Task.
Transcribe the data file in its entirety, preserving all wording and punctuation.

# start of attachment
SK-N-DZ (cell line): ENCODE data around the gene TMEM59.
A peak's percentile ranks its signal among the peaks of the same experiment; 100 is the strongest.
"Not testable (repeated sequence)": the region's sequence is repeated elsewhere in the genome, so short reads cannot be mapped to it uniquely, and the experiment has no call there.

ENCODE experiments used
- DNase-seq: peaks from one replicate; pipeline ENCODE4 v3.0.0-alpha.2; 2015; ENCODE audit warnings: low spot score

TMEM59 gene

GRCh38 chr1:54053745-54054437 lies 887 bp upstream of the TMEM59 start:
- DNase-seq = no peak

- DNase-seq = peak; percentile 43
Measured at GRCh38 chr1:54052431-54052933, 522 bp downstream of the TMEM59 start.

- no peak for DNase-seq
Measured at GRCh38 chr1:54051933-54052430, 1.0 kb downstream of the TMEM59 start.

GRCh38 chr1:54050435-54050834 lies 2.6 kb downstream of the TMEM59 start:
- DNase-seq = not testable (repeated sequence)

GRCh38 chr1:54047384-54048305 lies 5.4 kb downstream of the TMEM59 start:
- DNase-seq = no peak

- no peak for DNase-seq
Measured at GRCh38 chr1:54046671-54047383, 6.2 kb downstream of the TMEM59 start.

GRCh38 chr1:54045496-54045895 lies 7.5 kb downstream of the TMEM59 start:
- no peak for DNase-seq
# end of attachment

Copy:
SK-N-DZ (cell line): ENCODE data around the gene TMEM59.
A peak's percentile ranks its signal among the peaks of the same experiment; 100 is the strongest.
"Not testable (repeated sequence)": the region's sequence is repeated elsewhere in the genome, so short reads cannot be mapped to it uniquely, and the experiment has no call there.

ENCODE experiments used
- DNase-seq: peaks from one replicate; pipeline ENCODE4 v3.0.0-alpha.2; 2015; ENCODE audit warnings: low spot score

TMEM59 gene

GRCh38 chr1:54053745-54054437 lies 887 bp upstream of the TMEM59 start:
- DNase-seq = no peak

- DNase-seq = peak; percentile 43
Measured at GRCh38 chr1:54052431-54052933, 522 bp downstream of the TMEM59 start.

- no peak for DNase-seq
Measured at GRCh38 chr1:54051933-54052430, 1.0 kb downstream of the TMEM59 start.

GRCh38 chr1:54050435-54050834 lies 2.6 kb downstream of the TMEM59 start:
- DNase-seq = not testable (repeated sequence)

GRCh38 chr1:54047384-54048305 lies 5.4 kb downstream of the TMEM59 start:
- DNase-seq = no peak

- no peak for DNase-seq
Measured at GRCh38 chr1:54046671-54047383, 6.2 kb downstream of the TMEM59 start.

GRCh38 chr1:54045496-54045895 lies 7.5 kb downstream of the TMEM59 start:
- no peak for DNase-seq